This bread pudding -- a specialty of the baguette shop I like to frequent here in Norman -- has the kind of gluey density reminiscient of rubber cement that makes me think that it's the perfect accompaniment to a multivitamin pill and a couple of calcium supplements -- the things that tend to make me nauseous unless I'm taking them on a full stomach. If they make me nauseous, can vitamin and calcium supplements really be so good for me? My body seems to tell me "no" but all the doctors say "yes."
My dad proudly shows me the begonias he's nurtured to a showy, bright fuschia and red in the front flowerbed.
"They were spindly and would not bud out with flowers until I started giving them shots of Miracle Gro."
Am I so different from a begonia? When I was in high school, I offered to do an experiment on "the effect of chemicals on begonias" -- inspired, perhaps, by "The Effect of Gamma Rays on Man-in-the-Moon Marigolds." That was the title of a play I read in 10th grade. Not surprisingly, it had less to do botanical experimentation and more to do with a couple of daughters dealing with their mom in an almost impossible home situation. I've always found the title to be a particularly poignant metonymy, and I tear up a bit every time I think of it.
"The Effects of Miracle Gro on Begonias" (I don't know what variety the begonias are -- I'm sure it's a colorful name, although not much can match "Man in the Moon Marigolds." Here are a few ideas -- "Dad's Home Pride," "Strength-in-Numbers." Both have a nice metonymic ring, too. And, speaking of metaphors and the desire to generate figurative language, I leafed through the PMLA today (Proceedings of the Modern Language Society), and for the first time in my life, I had a desire to go to the annual conference, which takes place in Los Angeles this year. I do not want to go there for the job interviews, although that's always the big draw -- it's the place where modern language professors and new grads go to interview for positions. I actually felt a desire to check out some of the presentations. I've made a stab at keeping up with my publications -- articles, chapters, etc. in peer-reviewed journals. But, they're in instructional design and not scholarship on a period, writer, movement, or theoretical stance.
In fact, I don't even know who the latest, biggest, hottest new theorists are... all I know is that I was getting quite tired of the theoretical scene in the late 1990s because it seemed so cut-and-dried, and so "cart before the horse," which is to say that a large, glaring theoretical synthetic a priori / set of prior assumptions assured that no matter what went into the critical blender, the same gelatinous pulp would glop out of the spigot. The only question was how much you'd get, and what temperature it might be. It ranged from tepid to room temp, in case you happened to wonder.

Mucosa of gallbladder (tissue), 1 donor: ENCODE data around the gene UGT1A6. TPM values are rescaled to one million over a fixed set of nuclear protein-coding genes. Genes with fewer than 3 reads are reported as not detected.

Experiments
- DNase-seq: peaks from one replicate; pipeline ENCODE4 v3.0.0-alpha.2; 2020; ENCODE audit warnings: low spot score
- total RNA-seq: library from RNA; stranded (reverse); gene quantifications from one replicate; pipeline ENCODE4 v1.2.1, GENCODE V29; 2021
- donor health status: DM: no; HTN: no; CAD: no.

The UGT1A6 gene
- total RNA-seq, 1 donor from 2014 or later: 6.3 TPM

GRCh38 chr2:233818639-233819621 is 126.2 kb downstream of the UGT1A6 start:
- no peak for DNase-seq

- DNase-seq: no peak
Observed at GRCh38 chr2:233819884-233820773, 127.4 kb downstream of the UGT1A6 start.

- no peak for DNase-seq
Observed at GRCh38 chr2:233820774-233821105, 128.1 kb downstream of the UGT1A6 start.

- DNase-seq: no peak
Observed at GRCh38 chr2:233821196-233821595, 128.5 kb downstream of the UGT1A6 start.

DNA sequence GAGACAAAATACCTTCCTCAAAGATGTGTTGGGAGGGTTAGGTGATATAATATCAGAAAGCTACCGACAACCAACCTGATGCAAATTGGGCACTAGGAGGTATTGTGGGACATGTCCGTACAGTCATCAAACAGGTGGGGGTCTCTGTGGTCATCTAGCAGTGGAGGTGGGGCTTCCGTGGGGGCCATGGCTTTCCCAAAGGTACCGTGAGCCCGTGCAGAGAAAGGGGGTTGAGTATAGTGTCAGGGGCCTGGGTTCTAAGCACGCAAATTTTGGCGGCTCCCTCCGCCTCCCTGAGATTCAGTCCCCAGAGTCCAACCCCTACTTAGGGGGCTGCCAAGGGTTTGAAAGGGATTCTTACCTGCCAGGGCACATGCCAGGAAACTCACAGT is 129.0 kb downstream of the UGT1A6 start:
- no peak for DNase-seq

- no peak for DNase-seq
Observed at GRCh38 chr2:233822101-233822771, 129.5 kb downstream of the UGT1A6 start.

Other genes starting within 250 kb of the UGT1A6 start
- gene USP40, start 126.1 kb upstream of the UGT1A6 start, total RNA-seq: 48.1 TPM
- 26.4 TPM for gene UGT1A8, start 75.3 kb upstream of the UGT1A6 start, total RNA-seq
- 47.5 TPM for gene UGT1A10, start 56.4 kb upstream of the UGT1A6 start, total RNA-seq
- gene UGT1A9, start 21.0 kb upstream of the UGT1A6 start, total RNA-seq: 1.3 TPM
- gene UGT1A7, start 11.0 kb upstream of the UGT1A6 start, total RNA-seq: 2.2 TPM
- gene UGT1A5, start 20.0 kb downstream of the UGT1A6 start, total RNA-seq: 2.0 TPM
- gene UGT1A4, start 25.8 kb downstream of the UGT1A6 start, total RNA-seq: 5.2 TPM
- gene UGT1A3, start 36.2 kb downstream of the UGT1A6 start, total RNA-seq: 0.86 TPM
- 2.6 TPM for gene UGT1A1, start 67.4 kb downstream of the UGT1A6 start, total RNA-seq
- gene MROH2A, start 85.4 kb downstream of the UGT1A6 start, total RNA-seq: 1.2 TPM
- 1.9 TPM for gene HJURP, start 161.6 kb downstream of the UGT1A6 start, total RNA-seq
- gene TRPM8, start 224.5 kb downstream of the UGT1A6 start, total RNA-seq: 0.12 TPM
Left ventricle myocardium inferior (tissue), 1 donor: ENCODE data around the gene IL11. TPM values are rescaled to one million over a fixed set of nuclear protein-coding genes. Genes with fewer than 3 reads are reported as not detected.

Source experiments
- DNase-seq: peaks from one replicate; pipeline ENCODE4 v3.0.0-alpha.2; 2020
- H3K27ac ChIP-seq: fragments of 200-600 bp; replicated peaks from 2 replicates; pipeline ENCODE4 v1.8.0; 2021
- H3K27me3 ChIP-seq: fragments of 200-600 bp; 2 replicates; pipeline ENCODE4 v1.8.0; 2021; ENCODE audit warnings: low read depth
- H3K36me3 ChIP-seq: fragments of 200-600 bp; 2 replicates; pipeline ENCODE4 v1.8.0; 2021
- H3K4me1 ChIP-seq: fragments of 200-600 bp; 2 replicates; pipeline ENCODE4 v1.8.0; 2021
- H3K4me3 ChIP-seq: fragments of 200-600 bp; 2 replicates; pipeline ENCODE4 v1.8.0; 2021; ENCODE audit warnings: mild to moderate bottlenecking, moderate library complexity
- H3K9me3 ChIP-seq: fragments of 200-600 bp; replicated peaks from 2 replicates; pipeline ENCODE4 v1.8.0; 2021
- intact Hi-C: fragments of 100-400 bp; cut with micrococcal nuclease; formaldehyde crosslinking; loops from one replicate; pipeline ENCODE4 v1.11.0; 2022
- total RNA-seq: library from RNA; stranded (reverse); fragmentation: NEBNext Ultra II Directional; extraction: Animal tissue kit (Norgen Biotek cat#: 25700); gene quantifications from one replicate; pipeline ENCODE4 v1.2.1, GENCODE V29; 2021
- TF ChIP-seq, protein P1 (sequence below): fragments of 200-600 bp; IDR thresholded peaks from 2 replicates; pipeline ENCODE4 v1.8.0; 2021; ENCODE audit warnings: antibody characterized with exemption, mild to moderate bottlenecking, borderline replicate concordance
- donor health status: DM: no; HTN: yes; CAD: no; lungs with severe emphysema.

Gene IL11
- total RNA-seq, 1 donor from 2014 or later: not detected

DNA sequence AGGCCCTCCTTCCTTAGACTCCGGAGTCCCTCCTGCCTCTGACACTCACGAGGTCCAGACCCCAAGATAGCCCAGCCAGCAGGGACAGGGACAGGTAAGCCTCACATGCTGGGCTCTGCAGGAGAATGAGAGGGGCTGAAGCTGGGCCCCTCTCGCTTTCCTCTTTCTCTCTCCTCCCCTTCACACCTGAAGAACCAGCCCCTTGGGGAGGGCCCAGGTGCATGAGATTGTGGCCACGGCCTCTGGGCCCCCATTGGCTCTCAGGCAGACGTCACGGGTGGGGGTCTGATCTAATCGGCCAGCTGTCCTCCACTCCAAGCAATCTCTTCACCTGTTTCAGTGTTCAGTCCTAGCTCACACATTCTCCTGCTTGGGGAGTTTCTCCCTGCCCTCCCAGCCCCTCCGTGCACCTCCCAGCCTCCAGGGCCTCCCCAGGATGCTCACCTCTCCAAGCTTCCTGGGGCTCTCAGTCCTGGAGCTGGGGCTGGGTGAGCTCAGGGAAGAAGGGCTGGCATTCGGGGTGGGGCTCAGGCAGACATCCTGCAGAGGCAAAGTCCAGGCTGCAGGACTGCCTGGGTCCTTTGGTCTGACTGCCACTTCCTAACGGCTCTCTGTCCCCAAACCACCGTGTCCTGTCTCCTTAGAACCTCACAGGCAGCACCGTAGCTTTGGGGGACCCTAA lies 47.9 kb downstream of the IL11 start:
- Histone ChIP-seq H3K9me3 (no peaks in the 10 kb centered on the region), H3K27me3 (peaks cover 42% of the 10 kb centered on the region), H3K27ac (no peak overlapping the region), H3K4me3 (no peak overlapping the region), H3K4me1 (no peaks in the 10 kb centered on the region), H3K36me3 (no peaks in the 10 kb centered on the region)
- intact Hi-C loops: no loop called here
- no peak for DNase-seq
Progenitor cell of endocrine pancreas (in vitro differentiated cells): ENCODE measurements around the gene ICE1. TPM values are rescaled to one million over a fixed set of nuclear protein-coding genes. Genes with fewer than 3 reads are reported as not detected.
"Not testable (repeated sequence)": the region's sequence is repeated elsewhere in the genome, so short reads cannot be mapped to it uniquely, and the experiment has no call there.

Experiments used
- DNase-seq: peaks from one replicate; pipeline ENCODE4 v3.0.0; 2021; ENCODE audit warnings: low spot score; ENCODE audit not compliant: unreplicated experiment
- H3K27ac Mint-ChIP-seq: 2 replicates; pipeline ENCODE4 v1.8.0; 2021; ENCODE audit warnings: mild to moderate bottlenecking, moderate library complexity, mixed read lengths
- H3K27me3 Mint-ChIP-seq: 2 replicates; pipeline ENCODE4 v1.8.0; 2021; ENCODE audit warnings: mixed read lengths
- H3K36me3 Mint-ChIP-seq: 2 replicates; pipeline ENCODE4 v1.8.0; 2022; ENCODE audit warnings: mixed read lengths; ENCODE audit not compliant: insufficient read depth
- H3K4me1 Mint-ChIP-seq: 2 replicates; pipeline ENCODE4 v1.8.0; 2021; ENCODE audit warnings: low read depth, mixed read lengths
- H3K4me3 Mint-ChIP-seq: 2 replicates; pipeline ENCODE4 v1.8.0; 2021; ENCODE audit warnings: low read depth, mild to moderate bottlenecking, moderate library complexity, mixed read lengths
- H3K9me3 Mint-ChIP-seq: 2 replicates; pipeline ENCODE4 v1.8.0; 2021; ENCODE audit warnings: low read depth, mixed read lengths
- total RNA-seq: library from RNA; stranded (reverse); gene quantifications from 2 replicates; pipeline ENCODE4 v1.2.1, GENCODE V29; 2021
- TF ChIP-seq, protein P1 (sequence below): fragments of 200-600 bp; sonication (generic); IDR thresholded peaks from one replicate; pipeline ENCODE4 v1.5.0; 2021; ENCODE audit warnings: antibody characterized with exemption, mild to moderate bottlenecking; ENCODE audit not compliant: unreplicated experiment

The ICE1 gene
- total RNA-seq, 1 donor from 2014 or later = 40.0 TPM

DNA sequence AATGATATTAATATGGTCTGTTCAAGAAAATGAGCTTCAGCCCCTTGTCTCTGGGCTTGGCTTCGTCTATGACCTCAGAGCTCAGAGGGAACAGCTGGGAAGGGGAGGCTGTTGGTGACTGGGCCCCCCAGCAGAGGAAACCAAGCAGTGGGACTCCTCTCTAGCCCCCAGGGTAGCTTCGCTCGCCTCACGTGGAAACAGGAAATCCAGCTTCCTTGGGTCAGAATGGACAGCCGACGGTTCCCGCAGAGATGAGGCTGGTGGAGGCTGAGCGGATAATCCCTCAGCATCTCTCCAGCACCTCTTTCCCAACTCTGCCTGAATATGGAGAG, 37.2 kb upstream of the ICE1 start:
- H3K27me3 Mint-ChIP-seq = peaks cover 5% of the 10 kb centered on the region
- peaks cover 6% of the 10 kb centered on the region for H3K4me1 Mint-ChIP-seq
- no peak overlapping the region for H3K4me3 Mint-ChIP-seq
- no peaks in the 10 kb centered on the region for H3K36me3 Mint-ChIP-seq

Bread pudding. I'm taking another bite. This bread pudding has the requisite base of stale croissants and day-old baguettes (and maybe even a bagel or two), but in the mix, they've swirled in shredded coconut, some sort of oil (canola?), raisins, and cinnamon / cardomom, etc. Over the top is what used to be rum syrup, but what I'm convinced is plain old corn syrup with a bit of Torino rum flavoring mixed in. It's bland. I'm glad it's bland. Otherwise, I might go a little crazy and eat the whole thing. As it is, I'm thinking I can eat a portion, then run out to the car where I have some Flintstones chewable multivitamins in an overnight bag in the trunk. I may opt out of the vitamins, though. Despite the fruity kid flavors, they have a yukky aftertaste.
It's time to pop over to my hair appointment which is conveniently located in a salon a few doors down from the baguette shop.
She's running behind. So, to kill time, I've decided to chat with the painter who is touching up the "La Belle Vie" sign -- my gambit is, "Que tipo de pintura?" (What kind of paint?) To which he replies, "Aceite" (oil-based).
So, I have my perfect opening to start chatting about paint, and how wet paint looks lighter than dry paint, and how one has to be careful when selecting colors. He's from Jalisco. I chat a bit, then thank him for letting me bother him as he works, as my stylist works through appointments. I should ask her for some "miracle gro" for my hair, but it's sort of the last thing I want, since my hair, like my imagination, grows much too quickly. I've always liked the convergence of philosophy and literary exegesis. I like new tactics for getting meaning(s) to pop out from a text. I also like the connections between science and literature.
Mathematics.The mathematical literary imagination. In the 80s and 90s, it was all randomness and fractals. Today, it's all neural networking, imaging, patterns -- extrapolations. Is this advisable for humanistic endeavors? Take literature, search for patterns in an extreme way (J. Hillis Miller & Co on steroids) and then claim the images are the reality? That there is a measurable reality behind the "best fit" model? Not good. Or, perhaps it is good.
Bread pudding. It's tasty, and, in a pinch, I'll bet you could use it as modelling clay.
Labels: begonias, bread pudding, fall, the effect of gamma rays on man in the moon marigolds